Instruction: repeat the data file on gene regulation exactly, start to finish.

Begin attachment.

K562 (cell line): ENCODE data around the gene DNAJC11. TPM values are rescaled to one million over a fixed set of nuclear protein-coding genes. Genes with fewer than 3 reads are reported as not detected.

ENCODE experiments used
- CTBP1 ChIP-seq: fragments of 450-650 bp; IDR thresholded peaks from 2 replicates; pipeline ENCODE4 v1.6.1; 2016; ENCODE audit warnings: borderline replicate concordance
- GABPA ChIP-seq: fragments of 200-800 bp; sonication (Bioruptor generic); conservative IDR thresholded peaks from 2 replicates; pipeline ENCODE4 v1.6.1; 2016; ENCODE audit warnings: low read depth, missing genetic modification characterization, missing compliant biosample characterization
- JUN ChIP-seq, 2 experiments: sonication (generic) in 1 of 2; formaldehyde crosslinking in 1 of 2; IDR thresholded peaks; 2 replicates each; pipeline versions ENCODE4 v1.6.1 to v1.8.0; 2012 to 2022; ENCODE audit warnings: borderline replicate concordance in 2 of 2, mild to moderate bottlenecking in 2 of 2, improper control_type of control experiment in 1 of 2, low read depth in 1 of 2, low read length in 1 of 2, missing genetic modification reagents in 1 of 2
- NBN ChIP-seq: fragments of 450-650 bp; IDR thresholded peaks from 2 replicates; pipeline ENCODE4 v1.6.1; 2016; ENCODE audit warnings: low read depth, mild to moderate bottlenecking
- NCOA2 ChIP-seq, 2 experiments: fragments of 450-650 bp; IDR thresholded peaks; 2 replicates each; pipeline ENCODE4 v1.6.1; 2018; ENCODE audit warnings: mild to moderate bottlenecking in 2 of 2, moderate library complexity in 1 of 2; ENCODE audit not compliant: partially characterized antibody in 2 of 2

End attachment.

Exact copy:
K562 (cell line): ENCODE data around the gene DNAJC11. TPM values are rescaled to one million over a fixed set of nuclear protein-coding genes. Genes with fewer than 3 reads are reported as not detected.

ENCODE experiments used
- CTBP1 ChIP-seq: fragments of 450-650 bp; IDR thresholded peaks from 2 replicates; pipeline ENCODE4 v1.6.1; 2016; ENCODE audit warnings: borderline replicate concordance
- GABPA ChIP-seq: fragments of 200-800 bp; sonication (Bioruptor generic); conservative IDR thresholded peaks from 2 replicates; pipeline ENCODE4 v1.6.1; 2016; ENCODE audit warnings: low read depth, missing genetic modification characterization, missing compliant biosample characterization
- JUN ChIP-seq, 2 experiments: sonication (generic) in 1 of 2; formaldehyde crosslinking in 1 of 2; IDR thresholded peaks; 2 replicates each; pipeline versions ENCODE4 v1.6.1 to v1.8.0; 2012 to 2022; ENCODE audit warnings: borderline replicate concordance in 2 of 2, mild to moderate bottlenecking in 2 of 2, improper control_type of control experiment in 1 of 2, low read depth in 1 of 2, low read length in 1 of 2, missing genetic modification reagents in 1 of 2
- NBN ChIP-seq: fragments of 450-650 bp; IDR thresholded peaks from 2 replicates; pipeline ENCODE4 v1.6.1; 2016; ENCODE audit warnings: low read depth, mild to moderate bottlenecking
- NCOA2 ChIP-seq, 2 experiments: fragments of 450-650 bp; IDR thresholded peaks; 2 replicates each; pipeline ENCODE4 v1.6.1; 2018; ENCODE audit warnings: mild to moderate bottlenecking in 2 of 2, moderate library complexity in 1 of 2; ENCODE audit not compliant: partially characterized antibody in 2 of 2